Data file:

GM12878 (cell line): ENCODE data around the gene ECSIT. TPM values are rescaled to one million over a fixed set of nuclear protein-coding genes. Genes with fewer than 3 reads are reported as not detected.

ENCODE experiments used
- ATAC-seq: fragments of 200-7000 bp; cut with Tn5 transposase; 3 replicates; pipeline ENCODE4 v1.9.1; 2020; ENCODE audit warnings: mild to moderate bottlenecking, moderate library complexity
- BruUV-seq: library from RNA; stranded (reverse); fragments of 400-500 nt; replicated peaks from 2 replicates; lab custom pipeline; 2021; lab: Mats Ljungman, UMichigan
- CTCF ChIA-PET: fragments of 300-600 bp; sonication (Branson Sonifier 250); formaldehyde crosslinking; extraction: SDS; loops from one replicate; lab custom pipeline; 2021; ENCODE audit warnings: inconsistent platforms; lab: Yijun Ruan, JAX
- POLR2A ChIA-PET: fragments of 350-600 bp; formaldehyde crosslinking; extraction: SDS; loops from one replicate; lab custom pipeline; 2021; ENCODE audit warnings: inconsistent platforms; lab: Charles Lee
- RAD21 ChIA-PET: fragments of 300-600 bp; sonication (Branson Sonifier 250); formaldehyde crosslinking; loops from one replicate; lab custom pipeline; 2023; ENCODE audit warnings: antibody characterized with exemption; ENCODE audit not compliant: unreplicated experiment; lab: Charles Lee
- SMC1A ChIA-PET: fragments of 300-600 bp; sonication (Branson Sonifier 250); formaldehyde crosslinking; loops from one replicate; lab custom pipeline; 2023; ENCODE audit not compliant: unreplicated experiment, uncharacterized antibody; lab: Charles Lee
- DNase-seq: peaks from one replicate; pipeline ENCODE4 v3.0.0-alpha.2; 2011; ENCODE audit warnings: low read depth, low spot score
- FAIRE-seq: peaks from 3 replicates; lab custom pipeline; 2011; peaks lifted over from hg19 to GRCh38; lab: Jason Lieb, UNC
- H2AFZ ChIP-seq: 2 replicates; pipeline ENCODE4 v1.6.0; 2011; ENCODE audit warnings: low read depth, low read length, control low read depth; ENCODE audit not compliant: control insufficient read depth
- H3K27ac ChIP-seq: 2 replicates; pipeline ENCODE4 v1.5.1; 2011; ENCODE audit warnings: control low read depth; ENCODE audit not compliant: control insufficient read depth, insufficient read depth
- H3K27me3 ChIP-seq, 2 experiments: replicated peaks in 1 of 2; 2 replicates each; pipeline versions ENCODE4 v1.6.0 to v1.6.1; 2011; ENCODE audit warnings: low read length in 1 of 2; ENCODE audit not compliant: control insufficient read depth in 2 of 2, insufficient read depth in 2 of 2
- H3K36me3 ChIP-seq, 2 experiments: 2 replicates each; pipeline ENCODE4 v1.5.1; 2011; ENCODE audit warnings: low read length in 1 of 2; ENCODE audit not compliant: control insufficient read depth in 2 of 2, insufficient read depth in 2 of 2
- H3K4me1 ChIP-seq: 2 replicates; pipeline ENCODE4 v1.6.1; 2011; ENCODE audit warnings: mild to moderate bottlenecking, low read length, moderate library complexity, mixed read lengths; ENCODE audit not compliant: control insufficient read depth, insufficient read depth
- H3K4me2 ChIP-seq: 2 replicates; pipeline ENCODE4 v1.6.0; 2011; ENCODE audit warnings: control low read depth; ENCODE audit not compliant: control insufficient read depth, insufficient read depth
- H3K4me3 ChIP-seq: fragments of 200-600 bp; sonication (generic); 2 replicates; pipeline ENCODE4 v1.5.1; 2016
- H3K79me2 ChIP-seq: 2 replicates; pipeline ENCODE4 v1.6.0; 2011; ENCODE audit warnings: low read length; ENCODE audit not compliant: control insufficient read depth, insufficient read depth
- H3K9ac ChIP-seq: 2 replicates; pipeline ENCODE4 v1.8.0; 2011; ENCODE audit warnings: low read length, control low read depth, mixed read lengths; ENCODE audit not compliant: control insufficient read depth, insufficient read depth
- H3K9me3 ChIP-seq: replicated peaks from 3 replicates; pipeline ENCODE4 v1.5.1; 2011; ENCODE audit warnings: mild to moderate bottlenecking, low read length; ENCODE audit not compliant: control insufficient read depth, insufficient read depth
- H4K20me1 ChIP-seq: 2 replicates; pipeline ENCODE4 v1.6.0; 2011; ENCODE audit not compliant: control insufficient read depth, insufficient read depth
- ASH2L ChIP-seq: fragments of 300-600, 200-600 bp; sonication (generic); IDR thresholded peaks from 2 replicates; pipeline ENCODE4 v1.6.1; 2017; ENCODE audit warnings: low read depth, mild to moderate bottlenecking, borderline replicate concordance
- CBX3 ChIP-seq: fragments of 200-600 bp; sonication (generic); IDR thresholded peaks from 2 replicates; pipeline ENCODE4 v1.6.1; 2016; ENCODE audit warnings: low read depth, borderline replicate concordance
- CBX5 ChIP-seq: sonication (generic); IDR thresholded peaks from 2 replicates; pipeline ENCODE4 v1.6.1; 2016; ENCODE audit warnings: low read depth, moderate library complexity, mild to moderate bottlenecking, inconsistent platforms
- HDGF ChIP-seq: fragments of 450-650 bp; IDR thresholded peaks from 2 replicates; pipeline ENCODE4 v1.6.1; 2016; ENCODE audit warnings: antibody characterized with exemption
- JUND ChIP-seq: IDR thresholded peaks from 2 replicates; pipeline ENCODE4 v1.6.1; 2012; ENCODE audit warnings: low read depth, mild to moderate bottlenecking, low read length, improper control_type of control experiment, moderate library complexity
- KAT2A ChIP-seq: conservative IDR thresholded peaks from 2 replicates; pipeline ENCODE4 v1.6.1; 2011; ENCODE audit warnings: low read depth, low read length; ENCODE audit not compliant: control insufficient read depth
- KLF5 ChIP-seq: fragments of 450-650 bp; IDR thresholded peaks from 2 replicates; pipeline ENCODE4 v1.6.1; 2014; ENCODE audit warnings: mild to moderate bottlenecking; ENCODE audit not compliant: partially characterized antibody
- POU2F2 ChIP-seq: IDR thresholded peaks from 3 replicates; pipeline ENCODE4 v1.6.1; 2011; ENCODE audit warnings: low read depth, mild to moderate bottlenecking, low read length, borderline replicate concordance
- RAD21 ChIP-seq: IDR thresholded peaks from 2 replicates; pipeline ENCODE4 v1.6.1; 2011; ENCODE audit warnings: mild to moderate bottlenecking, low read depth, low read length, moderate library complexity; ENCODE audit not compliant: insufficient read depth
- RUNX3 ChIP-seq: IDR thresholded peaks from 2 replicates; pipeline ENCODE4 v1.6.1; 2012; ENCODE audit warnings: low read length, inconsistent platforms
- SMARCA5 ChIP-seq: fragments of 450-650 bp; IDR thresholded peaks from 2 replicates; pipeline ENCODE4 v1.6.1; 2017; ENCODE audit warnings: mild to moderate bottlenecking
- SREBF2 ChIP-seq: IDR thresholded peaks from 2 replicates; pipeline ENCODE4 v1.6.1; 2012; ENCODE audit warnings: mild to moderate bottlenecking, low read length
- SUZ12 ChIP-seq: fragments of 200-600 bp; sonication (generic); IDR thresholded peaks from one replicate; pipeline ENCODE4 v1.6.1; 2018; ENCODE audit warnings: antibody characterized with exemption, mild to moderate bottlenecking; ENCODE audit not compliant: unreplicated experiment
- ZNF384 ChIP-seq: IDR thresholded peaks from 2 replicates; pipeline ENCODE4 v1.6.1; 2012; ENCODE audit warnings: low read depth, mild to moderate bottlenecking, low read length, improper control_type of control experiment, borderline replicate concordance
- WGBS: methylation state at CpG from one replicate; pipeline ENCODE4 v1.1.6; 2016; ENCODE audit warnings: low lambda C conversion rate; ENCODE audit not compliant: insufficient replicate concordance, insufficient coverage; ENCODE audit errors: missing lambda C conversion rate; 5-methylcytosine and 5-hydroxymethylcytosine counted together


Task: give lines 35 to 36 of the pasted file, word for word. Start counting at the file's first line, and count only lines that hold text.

- ZNF384 ChIP-seq: IDR thresholded peaks from 2 replicates; pipeline ENCODE4 v1.6.1; 2012; ENCODE audit warnings: low read depth, mild to moderate bottlenecking, low read length, improper control_type of control experiment, borderline replicate concordance
- WGBS: methylation state at CpG from one replicate; pipeline ENCODE4 v1.1.6; 2016; ENCODE audit warnings: low lambda C conversion rate; ENCODE audit not compliant: insufficient replicate concordance, insufficient coverage; ENCODE audit errors: missing lambda C conversion rate; 5-methylcytosine and 5-hydroxymethylcytosine counted together